What is Cerebral Palsy?
• “Cerebral palsy is a group of
disorders that can involve
brain and nervous system
functions such as movement,
learning, hearing, seeing, and
thinking. Mostly Motor skills”
• There are several different
types of cerebral palsy. So
many individuals differ with the
disorder. Spastic Cerebral
Palsy, Athetoid Cerebral Palsy,
Ataxic Cerebral Palsy, Mixed
• Children and Adults with
cerebral palsy (CP) have
movement, function and
mobility that last a
• This disability is not
challenges faced by this
population stabilize once
they reach adulthood.
• Max testing for Cerebral Palsy is difficult
to establish a specific guideline for a max
test since each individual may suffer from
a different type of CP. There should be a
max test because exercise is very
important, but it should be modified.
• Spastic Cerebral Palsy
(stiff and difficult movement)
• Athetoid Cerebral Palsy
(Involuntary and uncontrolled movement)
• Ataxic Cerebral Palsy
(disturbed sense of balance and depth
• Mixed Cerebral Palsy
There may be a combination of these types
of cerebral palsy for any one person.
• Children and adults with CP also
suffer from poor physical fitness
with consequently high energy
costs and fatigue during daily
• Unfortunately, rehabilitation and
therapy services for persons with
CP often end or decrease
dramatically at adulthood, and
rarely include fitness related goals.
• “The professional trainer should
be aware of medications the client
is currently using, and should
document the presence of
seizures or associated disorders
involving the visual, auditory,
sensory, hearing, speech or
cognitive systems” (Blanchard).
• “Fitness for persons with
CP should be viewed
from the perspective of
the way fitness enhances
health, function and
- muscular endurance
• Exercises and physical activity
should be started gradually, with
close professional supervision.
• Special safety considerations include
altering exercises for the specific
• “The Universal Exercise Unit (UEU)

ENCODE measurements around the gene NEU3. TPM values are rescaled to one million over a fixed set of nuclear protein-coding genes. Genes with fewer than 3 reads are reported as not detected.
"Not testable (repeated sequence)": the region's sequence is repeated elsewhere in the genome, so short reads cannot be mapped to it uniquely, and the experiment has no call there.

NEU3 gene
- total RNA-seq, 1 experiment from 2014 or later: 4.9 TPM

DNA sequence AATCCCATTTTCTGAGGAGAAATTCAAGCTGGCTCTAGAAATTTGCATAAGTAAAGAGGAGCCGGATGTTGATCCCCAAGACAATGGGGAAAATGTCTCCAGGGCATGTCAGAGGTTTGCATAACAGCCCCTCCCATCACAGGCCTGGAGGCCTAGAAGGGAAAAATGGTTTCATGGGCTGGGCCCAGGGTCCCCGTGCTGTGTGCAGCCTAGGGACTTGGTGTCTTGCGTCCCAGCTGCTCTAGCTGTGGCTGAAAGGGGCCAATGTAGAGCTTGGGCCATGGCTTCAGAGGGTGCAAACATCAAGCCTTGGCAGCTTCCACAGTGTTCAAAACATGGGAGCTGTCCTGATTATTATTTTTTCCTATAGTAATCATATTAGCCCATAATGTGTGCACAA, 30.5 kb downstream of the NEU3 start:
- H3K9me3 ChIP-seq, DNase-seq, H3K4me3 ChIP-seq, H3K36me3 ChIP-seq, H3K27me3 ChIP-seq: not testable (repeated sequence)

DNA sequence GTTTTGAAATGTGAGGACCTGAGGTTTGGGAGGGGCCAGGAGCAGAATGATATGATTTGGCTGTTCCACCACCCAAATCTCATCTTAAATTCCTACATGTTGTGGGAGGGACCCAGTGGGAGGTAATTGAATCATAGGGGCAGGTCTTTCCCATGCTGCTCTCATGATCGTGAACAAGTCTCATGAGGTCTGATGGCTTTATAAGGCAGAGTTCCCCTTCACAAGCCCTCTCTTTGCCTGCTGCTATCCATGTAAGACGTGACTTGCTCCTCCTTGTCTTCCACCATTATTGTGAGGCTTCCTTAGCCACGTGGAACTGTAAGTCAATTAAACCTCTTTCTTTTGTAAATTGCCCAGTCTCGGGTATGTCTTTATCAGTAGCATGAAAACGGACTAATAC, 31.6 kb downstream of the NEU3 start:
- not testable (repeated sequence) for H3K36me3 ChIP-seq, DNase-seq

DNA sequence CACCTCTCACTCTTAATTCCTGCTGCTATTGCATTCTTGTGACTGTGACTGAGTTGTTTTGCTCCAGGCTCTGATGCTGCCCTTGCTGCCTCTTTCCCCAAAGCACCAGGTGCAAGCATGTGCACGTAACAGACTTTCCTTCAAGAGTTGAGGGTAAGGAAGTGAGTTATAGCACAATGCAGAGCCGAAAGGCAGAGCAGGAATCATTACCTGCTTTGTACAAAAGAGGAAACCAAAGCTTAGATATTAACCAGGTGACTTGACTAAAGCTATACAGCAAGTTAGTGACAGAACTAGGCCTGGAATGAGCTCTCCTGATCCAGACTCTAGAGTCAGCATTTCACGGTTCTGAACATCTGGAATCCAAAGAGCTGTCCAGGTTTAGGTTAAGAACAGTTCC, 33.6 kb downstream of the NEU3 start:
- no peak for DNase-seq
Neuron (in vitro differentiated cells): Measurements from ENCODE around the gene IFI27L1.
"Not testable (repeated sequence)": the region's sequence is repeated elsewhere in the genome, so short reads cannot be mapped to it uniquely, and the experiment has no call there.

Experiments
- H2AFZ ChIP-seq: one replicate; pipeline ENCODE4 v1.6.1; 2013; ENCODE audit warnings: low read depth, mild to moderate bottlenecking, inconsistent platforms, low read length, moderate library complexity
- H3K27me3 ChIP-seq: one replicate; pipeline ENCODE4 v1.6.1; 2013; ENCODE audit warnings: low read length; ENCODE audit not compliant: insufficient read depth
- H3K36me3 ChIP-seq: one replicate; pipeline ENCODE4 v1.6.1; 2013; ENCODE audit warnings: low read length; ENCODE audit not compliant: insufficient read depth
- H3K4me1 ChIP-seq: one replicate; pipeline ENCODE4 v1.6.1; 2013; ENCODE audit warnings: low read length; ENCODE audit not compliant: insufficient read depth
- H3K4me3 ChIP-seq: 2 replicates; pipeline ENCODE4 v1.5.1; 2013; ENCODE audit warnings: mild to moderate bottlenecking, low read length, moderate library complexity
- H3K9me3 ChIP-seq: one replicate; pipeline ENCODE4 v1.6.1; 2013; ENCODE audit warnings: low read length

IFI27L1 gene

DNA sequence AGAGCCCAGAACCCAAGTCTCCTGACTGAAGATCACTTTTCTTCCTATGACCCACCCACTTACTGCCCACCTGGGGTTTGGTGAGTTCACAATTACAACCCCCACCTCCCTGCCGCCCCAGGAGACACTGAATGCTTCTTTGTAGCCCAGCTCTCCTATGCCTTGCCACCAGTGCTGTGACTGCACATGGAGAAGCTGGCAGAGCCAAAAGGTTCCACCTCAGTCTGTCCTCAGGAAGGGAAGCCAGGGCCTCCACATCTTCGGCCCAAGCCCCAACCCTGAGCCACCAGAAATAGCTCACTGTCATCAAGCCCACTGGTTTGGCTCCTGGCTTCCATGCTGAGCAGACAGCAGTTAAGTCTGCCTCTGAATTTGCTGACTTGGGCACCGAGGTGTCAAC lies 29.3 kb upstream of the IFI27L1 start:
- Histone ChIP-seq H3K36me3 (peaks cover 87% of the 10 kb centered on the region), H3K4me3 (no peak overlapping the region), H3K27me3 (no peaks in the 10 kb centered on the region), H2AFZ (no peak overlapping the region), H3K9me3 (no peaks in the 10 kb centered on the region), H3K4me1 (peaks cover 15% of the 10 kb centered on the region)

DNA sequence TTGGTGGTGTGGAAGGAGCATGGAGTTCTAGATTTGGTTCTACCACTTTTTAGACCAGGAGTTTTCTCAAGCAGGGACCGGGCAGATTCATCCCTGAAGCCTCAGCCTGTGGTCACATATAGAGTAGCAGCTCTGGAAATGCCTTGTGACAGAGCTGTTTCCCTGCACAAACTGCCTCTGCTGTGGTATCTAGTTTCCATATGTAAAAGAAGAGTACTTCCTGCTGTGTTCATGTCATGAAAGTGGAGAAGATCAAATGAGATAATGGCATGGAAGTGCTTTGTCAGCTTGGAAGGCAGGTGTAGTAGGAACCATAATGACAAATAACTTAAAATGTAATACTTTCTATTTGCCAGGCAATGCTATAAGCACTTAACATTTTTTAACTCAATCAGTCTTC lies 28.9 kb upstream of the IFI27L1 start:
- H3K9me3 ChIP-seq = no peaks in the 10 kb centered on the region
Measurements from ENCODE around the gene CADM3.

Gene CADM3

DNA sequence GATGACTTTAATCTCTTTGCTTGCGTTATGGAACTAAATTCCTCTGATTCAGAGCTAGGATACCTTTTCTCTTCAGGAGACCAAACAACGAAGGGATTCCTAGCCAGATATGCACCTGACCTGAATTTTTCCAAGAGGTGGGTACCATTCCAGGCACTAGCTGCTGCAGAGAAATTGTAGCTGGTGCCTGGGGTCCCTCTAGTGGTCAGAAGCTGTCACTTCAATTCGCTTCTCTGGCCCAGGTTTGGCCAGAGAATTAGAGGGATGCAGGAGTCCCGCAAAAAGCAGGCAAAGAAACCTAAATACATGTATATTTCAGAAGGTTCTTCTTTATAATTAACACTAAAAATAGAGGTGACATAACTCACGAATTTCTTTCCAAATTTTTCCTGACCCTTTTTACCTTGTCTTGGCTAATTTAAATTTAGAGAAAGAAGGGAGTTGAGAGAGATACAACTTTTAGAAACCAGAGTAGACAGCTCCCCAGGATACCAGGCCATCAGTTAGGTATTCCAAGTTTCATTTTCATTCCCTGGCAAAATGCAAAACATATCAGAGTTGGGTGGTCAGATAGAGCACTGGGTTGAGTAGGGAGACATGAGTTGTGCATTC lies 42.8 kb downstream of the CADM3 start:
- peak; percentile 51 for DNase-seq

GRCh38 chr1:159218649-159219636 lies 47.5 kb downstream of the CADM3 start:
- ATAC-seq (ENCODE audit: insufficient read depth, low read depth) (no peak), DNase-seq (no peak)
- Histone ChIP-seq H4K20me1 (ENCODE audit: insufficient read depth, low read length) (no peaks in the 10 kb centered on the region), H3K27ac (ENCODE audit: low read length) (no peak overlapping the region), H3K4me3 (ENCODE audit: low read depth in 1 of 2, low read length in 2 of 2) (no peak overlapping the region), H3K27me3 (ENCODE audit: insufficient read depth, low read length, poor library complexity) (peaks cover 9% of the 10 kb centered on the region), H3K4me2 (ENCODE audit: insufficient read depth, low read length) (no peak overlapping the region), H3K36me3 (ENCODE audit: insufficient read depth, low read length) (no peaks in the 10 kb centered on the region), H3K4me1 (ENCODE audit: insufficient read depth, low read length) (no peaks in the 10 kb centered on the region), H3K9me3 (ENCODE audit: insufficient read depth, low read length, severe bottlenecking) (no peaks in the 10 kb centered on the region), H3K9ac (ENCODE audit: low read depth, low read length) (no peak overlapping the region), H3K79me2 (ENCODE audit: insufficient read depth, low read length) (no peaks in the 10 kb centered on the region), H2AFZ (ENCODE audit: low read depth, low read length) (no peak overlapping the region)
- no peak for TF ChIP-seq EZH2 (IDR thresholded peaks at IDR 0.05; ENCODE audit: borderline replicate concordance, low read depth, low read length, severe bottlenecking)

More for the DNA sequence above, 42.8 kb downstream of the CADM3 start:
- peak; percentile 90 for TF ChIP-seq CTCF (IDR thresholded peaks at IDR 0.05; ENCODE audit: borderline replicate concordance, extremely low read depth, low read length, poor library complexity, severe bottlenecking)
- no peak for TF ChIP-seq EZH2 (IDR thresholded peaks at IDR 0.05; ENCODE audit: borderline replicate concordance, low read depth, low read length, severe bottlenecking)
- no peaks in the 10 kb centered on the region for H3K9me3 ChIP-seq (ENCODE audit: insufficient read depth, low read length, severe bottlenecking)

is used to assist children in
functional activities along with
strengthening exercises within long
intensive therapy sessions” (Euro-Peds).
• Health-related physical fitness for
persons with CP should be
developed in the same model as
fitness for all of us: start early, be
easily available and continue
throughout the life span.
F.I.T.T. Cardiovascular Training Muscle Training
Frequency 3-5 days/ week; Alternate
Rest each joint area and
muscle group 48-72
hours between workouts.
Very intensive workouts
may require extended
Intensity 60-90% maximum heart
rate (max = 220 - age) or
65-85% of 1 Repetition
Beginners should remain
near lower end for safety
Time 15-60 Minutes work up to
this slowly for safety
1-3 Sets of 6-14
Repetitions per exercise.
Type of exercise Walking; Cycling;
Aerobics; Stair climbing;
All resistance exercise:
loaded; Free weights,
FITT model for CP
Frequency 3-5 days a week 2 sessions per week
Intensity 40-85% Depends
Time 20-40 min 1-3 sets of 8-12
Type Stationary bike, arm
ergometer, walks or
wheel chair pushes
Free weights or
FITT model for CP
• “Guidelines for exercise training for persons with chronic diseases and
disabilities such as CP have been suggested:
• 1. For the person with CP, aerobic capacity and endurance can be
enhanced through exercise done at 40-85 percent peak VO2 or HR
reserve for 20-40 minutes per session, three to five days a week.
• 2. If the person is ambulatory, a stationary bicycle may be used, while an
arm ergometer is recommended if the person is in a wheelchair.
• 3. Endurance training is best done through six-to-fifteen minute walks or
wheelchair pushes, twice weekly or more often if possible.
• 4. Strength can be enhanced through the use of free weights or weight
machines doing one, two or three sets of 8-12 repetitions, two sessions
• 5. Flexibility exercises should be done for all involved and uninvolved
joints before and after all types of exercise” (ACSM).
• This 30-year-old from New
Zealand loves a challenge.
• Having cerebral palsy, his
lack of coordination and
strength in his hands adds
to the difficulty of working
with weights and other
• He has completed the New
York City Marathon twice,
on his crutches.
• Jared also dropped body fat
while gaining muscle -
(“Body For Life”).
• "Success Stories." Body For Life. EAS, 2012. Web. 17 Apr 2012.
• . "Alternative Therapy for Babies with Cerebral Palsy & Other Gross
Motor Disorders." Euro-Peds. Euro-Peds, 2010. Web. 17 Apr 2012.
• Blanchard, Y.. Health-related fitness for children and adults with
cerebral palsy . N.p., n.d. Web. 17 Apr 2012.